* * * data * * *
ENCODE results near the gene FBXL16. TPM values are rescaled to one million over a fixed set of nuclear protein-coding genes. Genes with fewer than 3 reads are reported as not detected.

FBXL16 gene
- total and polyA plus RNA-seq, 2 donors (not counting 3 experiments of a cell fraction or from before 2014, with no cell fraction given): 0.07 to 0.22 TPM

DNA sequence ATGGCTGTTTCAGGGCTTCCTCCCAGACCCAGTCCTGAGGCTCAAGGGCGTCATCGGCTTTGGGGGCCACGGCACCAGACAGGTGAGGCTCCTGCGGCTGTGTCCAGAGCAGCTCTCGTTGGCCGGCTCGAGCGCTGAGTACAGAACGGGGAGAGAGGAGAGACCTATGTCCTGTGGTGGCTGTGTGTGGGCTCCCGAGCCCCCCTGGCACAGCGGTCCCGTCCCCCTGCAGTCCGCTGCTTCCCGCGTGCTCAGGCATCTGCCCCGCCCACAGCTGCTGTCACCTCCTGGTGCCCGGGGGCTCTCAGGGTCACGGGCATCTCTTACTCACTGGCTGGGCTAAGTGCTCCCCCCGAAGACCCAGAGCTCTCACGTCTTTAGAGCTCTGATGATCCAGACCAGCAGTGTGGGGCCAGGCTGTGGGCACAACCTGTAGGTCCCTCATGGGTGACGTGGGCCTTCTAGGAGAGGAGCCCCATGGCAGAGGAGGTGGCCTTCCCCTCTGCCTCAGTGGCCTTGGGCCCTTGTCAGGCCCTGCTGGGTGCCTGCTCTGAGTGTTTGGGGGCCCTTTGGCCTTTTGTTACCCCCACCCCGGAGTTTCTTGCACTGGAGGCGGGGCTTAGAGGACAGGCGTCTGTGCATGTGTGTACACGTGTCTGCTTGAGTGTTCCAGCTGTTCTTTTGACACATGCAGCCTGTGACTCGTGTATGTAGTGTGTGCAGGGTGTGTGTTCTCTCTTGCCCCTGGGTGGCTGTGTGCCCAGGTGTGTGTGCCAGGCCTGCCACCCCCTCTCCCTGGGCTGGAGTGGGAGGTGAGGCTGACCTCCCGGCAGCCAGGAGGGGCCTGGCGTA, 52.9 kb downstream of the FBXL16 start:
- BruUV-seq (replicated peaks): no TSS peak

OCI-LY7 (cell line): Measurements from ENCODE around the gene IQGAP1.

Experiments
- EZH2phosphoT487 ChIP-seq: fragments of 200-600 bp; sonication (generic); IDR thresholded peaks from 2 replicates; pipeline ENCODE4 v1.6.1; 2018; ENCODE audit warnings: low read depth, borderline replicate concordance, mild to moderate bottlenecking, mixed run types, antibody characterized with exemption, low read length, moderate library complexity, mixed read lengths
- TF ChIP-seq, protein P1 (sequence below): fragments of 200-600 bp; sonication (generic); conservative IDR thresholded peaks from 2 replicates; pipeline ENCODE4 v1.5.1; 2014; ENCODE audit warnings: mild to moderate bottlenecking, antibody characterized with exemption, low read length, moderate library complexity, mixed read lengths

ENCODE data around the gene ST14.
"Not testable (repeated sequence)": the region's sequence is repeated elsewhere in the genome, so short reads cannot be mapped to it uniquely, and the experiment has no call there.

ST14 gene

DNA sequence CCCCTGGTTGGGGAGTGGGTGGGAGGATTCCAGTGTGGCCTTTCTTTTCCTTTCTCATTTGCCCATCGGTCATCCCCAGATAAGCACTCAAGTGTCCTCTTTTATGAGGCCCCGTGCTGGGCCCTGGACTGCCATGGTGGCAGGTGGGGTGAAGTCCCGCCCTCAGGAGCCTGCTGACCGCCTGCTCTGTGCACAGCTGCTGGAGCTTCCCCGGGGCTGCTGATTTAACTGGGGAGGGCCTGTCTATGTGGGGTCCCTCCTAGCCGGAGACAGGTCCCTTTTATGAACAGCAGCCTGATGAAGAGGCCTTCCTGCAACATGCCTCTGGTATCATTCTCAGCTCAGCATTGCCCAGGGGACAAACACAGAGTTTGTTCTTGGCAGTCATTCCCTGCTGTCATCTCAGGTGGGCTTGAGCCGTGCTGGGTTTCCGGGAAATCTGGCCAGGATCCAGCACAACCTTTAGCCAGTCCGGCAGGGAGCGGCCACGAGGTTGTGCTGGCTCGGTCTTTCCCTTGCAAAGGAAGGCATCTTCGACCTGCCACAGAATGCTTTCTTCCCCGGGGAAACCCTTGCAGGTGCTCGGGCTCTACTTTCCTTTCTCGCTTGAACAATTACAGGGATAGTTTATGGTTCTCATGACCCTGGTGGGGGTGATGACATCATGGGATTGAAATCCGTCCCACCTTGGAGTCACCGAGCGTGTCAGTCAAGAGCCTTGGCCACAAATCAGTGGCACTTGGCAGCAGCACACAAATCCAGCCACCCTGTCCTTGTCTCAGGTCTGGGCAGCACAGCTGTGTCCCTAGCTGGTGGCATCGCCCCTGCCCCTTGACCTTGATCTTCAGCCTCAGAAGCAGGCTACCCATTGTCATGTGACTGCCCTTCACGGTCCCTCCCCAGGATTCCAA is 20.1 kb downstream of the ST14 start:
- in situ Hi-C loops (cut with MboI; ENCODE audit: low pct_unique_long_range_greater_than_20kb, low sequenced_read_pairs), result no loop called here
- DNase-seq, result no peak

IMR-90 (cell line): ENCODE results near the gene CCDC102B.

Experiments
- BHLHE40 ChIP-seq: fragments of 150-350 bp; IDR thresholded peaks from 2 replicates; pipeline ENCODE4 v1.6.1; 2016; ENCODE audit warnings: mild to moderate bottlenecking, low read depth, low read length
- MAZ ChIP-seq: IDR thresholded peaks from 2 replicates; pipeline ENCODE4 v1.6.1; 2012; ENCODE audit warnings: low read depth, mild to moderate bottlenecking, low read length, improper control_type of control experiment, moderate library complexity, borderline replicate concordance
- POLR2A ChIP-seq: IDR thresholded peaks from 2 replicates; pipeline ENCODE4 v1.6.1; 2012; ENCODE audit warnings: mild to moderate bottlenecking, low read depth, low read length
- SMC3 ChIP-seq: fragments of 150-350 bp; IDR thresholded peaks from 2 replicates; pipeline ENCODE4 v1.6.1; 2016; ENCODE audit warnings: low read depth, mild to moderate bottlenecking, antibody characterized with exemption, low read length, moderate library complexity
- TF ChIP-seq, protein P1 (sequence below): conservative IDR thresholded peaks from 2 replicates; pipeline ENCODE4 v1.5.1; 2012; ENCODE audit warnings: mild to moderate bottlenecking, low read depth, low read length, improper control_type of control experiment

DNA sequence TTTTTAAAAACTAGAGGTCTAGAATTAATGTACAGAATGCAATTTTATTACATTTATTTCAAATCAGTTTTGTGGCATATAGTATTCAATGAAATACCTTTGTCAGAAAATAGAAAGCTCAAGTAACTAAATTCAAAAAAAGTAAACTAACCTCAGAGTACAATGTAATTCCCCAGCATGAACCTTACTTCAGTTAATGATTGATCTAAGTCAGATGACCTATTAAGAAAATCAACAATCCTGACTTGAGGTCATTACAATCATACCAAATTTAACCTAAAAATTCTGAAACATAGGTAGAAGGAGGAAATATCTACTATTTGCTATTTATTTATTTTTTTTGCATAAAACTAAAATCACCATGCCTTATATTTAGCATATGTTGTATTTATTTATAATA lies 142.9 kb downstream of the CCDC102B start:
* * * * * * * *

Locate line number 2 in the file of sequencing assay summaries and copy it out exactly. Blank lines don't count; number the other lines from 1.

FBXL16 gene